Tuesday, August 31, 2021

Chile raises rate more than expected to curb inflation

     Chile's central bank raised its benchmark interest rate for the second month in a row and by more than expected to prevent a persistent rise in inflation so it exceeds the bank's target in two years.
     The Central Bank of Chile's board raised its monetary policy interest rate by 75 basis points to 1.5 percent, higher than the 25 points expected by most economists, as the board said it had decided in a unanimous decision to "intensify the withdrawal of monetary stimulus."
     The central bank has now raised its policy rate by a total of 100 points this year following a 25-point hike in July, the bank's first rate hike in 2-1/2 years. 
     Last year Chile's central bank cut its policy interest rate twice during the month of March by a total of 1.25 percentage points and is now rapidly rolling back this easing in the face of booming consumption that has been unleashed by fiscal stimulus and early pension withdrawals.
     The bank's board said the monetary policy report, which will be published tomorrow, will reveal further details about the bank's forecast and risks along with the implications this has for the policy rate.
     Chile's inflation rate has been rising in the last five months and rose to 4.5 percent in July - well above the central bank's midpoint target of 3.0 percent - and the bank said short-term inflation expectations have risen and the survey of financial market participants showed inflation expectations in 2 years of up to 3.5 percent.
      In addition to a boom in consumption - retail sales in soared by an annual 66 percent in June and 72 percent in May - the central bank said investment had also surprised to the upside and the rise in wages is consisted with a growing shortage of manpower.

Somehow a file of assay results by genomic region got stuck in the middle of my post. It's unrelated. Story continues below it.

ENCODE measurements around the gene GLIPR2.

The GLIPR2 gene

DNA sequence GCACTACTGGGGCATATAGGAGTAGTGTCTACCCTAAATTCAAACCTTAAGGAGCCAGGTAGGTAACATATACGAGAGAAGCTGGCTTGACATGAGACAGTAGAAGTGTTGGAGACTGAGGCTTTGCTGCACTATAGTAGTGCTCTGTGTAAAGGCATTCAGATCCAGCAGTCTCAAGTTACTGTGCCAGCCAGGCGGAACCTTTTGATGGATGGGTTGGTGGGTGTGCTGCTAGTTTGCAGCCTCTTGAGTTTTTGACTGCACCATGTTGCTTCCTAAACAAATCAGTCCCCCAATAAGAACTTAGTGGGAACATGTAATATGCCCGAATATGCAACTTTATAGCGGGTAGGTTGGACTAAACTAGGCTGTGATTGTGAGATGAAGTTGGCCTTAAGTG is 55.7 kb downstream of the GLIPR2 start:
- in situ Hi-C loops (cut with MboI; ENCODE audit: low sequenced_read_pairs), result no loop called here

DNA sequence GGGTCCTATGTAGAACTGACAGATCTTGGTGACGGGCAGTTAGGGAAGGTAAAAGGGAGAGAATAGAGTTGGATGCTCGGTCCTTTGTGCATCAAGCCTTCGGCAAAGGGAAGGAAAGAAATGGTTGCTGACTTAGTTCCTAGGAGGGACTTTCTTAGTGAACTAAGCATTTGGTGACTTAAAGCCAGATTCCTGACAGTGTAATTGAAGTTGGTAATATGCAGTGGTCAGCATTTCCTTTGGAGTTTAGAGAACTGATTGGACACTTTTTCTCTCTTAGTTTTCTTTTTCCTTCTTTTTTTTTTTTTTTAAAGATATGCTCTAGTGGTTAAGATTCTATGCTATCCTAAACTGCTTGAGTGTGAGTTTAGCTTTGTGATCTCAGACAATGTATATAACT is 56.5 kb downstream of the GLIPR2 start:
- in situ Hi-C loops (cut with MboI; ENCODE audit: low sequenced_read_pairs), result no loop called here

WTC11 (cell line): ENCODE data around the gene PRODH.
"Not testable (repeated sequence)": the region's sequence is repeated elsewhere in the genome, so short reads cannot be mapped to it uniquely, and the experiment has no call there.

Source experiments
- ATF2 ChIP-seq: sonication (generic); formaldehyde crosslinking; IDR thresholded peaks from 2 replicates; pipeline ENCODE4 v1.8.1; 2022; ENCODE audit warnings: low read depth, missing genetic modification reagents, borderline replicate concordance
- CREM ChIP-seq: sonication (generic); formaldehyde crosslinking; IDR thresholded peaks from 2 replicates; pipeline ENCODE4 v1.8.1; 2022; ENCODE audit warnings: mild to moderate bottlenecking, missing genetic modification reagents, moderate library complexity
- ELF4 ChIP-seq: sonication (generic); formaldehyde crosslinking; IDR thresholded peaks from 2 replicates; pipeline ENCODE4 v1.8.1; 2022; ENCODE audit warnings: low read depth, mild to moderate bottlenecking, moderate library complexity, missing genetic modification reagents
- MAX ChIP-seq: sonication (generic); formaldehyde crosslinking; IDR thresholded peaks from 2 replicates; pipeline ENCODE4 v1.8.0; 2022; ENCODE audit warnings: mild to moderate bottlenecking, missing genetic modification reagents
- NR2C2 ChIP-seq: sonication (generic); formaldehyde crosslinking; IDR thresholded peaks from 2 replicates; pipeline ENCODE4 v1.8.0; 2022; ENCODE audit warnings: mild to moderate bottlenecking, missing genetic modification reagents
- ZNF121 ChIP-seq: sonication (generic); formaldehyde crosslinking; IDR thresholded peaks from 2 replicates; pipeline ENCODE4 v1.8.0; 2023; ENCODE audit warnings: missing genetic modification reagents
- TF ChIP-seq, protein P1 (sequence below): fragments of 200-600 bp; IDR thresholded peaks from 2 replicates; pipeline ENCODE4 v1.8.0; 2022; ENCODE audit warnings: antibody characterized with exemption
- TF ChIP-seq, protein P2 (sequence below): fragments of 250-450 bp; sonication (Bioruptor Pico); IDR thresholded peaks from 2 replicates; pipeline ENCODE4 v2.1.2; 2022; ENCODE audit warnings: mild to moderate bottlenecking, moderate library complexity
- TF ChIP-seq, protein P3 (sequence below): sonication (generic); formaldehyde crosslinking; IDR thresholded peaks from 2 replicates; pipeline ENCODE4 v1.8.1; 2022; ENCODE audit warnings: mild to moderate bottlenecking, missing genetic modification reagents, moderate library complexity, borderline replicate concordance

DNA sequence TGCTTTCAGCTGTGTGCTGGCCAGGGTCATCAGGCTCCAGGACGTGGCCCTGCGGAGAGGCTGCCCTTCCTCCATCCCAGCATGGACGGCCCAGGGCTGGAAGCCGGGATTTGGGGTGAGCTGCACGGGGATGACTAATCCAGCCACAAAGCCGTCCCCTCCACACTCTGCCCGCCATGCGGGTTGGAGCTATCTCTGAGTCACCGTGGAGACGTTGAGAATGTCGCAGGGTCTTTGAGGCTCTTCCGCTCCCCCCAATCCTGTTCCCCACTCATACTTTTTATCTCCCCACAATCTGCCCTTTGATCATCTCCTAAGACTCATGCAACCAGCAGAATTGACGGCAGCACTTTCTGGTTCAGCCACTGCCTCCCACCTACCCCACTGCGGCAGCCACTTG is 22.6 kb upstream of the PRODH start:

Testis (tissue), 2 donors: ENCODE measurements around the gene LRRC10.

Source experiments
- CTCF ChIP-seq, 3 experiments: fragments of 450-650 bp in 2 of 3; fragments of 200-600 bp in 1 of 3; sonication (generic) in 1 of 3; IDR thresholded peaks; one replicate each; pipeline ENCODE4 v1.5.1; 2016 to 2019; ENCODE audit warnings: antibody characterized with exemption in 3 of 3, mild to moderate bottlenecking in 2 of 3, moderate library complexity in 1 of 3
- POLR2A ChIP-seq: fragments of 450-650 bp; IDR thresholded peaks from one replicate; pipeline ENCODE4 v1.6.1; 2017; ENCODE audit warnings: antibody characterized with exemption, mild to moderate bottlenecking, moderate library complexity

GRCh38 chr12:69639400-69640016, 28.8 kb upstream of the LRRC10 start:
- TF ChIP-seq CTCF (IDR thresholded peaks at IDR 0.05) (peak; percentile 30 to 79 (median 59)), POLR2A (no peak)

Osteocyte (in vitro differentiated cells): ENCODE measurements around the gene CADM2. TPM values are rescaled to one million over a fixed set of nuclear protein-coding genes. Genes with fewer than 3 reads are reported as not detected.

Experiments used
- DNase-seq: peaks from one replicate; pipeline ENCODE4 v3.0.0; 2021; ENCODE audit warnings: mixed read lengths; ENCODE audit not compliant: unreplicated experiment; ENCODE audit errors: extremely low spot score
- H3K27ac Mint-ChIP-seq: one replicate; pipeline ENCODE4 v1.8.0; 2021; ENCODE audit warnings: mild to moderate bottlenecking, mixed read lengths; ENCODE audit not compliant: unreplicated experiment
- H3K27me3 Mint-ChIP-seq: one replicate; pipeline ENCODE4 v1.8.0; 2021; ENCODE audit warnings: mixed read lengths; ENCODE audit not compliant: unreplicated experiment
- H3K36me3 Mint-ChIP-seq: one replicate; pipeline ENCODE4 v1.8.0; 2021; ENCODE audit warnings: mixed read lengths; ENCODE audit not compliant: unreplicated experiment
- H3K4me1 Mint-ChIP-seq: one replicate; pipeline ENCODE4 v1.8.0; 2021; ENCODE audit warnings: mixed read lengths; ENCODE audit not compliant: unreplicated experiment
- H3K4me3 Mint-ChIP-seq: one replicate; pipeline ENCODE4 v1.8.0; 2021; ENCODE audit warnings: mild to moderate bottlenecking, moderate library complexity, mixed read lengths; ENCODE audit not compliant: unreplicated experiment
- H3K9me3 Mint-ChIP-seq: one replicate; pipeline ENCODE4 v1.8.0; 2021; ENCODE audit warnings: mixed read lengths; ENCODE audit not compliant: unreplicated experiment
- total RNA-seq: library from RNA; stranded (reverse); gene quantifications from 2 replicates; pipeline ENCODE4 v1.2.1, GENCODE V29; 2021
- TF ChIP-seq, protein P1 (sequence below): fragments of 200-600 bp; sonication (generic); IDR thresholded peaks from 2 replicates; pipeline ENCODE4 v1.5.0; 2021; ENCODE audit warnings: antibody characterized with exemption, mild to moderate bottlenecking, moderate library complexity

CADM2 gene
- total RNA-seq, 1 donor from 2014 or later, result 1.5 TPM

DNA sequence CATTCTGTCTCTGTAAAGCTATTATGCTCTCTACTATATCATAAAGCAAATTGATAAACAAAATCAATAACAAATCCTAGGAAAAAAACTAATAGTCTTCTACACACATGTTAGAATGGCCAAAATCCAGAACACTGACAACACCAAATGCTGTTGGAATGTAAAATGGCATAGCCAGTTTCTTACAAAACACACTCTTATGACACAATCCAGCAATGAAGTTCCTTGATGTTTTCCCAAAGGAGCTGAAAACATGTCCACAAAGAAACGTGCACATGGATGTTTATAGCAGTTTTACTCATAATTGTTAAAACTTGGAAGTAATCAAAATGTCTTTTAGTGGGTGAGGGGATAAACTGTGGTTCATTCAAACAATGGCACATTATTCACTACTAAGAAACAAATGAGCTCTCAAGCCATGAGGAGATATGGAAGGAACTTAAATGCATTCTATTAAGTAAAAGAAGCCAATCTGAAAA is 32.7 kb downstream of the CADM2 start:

The high growth in economic activity and the strong expansion in consumption practically closed the output gap in the second quarter and will turn positive in the future, raising the pressure on prices, the bank said, adding this implies a rise in inflation.
     Chile's gross domestic product surged 18.1 percent in the second quarter from the same quarter last year, the highest growth rate on record and stronger than forecast by the bank in its June policy report.
     The central bank has forecast growth this year of 8.5 - 9.5 percent.
     "The composition of spending showed an extraordinary dynamism in private consumption, which exceeded expectations and shows that injections of household liquidity is having a greater impact on consumption than expected," the central bank said, adding data from the beginning of the third quarter confirms the continuation of this trend.



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